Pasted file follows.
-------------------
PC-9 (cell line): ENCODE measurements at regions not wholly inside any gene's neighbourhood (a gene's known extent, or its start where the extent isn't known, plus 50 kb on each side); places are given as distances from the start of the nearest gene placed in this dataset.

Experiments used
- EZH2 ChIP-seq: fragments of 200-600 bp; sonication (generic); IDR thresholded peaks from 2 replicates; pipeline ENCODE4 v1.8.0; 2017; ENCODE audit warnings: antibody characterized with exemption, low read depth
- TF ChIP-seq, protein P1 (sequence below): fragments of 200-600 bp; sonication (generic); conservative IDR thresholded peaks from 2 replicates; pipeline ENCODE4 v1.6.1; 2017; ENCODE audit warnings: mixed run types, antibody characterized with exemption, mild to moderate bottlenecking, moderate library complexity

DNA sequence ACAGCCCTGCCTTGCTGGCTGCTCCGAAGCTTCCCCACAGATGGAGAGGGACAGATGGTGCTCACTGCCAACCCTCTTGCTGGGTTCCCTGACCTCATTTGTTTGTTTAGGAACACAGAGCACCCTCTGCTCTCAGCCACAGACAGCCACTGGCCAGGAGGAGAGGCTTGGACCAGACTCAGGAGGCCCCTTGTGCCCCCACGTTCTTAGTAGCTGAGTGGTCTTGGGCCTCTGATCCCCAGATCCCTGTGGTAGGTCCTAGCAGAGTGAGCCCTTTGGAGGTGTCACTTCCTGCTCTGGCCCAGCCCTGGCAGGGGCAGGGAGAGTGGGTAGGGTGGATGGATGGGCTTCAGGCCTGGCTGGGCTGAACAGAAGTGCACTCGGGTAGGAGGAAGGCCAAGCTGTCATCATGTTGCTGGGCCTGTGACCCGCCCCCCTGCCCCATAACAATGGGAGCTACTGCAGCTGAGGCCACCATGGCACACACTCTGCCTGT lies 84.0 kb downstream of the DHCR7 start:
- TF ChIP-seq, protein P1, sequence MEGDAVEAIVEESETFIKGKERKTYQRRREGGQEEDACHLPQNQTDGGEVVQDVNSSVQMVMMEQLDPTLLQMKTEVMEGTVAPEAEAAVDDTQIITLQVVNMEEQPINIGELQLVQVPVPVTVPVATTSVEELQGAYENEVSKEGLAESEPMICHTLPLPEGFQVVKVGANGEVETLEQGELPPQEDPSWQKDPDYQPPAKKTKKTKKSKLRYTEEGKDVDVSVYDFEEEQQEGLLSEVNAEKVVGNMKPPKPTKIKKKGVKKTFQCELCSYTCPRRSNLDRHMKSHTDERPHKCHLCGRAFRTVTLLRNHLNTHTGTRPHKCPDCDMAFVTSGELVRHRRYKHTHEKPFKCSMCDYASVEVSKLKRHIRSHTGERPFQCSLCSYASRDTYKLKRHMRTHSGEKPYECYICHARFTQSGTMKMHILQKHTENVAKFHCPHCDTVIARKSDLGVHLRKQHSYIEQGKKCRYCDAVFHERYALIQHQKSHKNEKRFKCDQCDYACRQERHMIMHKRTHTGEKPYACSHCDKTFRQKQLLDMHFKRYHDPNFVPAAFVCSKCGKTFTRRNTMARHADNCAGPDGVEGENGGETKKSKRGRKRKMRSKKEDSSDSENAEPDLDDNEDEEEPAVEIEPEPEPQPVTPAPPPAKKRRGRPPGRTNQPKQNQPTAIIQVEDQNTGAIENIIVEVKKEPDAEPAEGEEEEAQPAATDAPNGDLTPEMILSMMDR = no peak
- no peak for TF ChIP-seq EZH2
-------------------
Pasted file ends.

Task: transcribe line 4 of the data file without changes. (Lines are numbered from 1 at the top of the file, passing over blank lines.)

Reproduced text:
- TF ChIP-seq, protein P1 (sequence below): fragments of 200-600 bp; sonication (generic); conservative IDR thresholded peaks from 2 replicates; pipeline ENCODE4 v1.6.1; 2017; ENCODE audit warnings: mixed run types, antibody characterized with exemption, mild to moderate bottlenecking, moderate library complexity